Likewise, the NNDC expert group has concluded with the following advice for action:
- Clarification of roles and responsibilities to ensure that policy will be carried out in praxis
Quality assurance of support and services to students with disabilities must be carried out by all stakeholders. Silo thinking must be challenged both at a political and an administrative level. Bureaucratic tangles must be dissolved, and grey areas cleared out. A prolonging of this first investigation might work directly with each stakeholder.
- Make an accessible roadmap for Nordic mobility
This is a knowledge base, with adjusted information and competence for students and all stakeholders. The knowledge base – defined as a project - must provide information to relevant stakeholders until knowledge and competence is present at the lowest possible level.
Collaboration between disability/accessibility coordinators and international student services need to be strengthened.
A solution could be a “forum” for information sharing and good preparation of international mobility, with the following tasks:
o Clear up roles and responsibilities – who is doing what in each country (municipalities, HEIs, public welfare, national organisations)
o Engage mobile student ambassadors (se bullet point 3)
o Work on an agreement on accessibility and disability support in university agreements on student mobility.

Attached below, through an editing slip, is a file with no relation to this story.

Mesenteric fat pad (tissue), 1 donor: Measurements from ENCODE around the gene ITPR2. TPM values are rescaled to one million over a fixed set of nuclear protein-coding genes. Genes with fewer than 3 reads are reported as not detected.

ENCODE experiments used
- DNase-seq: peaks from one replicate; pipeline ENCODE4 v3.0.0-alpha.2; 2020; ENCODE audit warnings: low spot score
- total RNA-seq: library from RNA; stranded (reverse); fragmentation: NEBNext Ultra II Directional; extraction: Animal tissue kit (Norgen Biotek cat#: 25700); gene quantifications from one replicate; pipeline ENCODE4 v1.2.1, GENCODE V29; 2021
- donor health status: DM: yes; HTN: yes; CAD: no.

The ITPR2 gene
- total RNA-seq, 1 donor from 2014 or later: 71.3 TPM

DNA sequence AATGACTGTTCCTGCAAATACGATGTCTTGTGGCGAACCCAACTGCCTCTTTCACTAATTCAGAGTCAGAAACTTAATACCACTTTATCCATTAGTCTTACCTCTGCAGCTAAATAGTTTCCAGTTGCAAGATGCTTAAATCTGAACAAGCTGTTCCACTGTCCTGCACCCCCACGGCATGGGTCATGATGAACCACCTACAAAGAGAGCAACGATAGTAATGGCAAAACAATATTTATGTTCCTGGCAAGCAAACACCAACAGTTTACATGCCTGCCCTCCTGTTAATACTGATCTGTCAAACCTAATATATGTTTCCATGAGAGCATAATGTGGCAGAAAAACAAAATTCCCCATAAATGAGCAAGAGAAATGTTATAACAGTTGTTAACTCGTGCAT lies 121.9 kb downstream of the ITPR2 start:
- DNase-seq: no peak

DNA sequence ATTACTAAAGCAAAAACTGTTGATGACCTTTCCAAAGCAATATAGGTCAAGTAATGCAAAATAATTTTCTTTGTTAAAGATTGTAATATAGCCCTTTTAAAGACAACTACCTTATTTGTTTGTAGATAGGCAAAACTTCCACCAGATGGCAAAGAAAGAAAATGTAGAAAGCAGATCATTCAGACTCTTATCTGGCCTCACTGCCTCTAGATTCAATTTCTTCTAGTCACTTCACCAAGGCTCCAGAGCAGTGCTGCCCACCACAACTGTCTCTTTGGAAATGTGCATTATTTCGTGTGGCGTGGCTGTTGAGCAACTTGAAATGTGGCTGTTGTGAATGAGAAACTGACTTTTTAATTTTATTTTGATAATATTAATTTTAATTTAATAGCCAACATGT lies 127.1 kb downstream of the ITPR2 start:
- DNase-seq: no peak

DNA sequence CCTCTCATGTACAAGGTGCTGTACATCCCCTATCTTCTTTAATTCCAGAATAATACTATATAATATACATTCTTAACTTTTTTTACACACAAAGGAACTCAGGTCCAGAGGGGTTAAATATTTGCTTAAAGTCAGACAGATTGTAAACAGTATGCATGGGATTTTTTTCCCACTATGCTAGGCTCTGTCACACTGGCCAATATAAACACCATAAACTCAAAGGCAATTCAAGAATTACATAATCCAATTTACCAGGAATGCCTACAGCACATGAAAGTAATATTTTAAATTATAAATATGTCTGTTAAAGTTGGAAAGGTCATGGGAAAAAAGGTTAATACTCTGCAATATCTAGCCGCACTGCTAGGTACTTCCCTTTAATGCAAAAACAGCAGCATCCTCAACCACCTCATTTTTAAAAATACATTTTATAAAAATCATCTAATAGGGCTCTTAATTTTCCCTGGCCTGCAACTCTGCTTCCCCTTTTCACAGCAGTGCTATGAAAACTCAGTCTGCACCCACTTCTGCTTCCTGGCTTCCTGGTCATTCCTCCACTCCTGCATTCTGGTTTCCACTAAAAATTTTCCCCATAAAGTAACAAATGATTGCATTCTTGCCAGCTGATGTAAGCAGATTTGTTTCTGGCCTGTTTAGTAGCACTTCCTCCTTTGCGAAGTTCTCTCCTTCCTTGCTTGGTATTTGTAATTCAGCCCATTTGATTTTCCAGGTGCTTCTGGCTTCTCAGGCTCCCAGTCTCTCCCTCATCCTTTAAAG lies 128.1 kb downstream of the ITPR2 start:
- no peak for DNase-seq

o Defining a Nordic “mobility-disability-coordinator” to promote equity in international mobility and advise national and HEIs’ mobility offices.
- Recruit role models and student ambassadors
Students who have experienced studies abroad, with or without disabilities, possess knowledge and experiences that could be a great resource for students with disabilities. They could share their stories through portrait interviews, act as mentors and be receptive for questions for future students. This is an initiative that is especially necessary for students with disabilities, but helpful for all students.
A common website for information (as described in bullet point 2) is necessary for easy access for all.
- Research and investigations
There is need for more knowledge, and smaller development and research project must be financed and implemented in this question. Examples:
- Evidence at scale: send the online survey used in this study to all Nordic HEIs and interviews of students with disabilities in each country.
- Study how alternative approaches encourage students to participate in Nordic or international mobility.
- Follow up mobile students with disabilities to identify ways how mobility influences their employment and careers.
- Involve students with disabilities in conducting the studies and disseminating findings.
- Well supported short-term study periods (in Nordic or European countries) and internationalization at home HEIs
Some students prefer (due to health conditions, family situation etc.) to participate in short-term mobility in Nordic or European HEIs. Furthermore, intensive support, e.g. medical care, therapies and 24h assistance are easier to organize and provide for a short term.
Nordic HEIs and countries have means to negotiate and offer alternative options.
The current criteria for funding international student mobility (by ministries, funding agencies, European Union) are limited to a minimum of three-months study abroad.
How does these key obstacles and suggestions for action match with the student’s experience? This will be addressed in the next chapter, where we bring forward the voice of the students through surveys and interviews.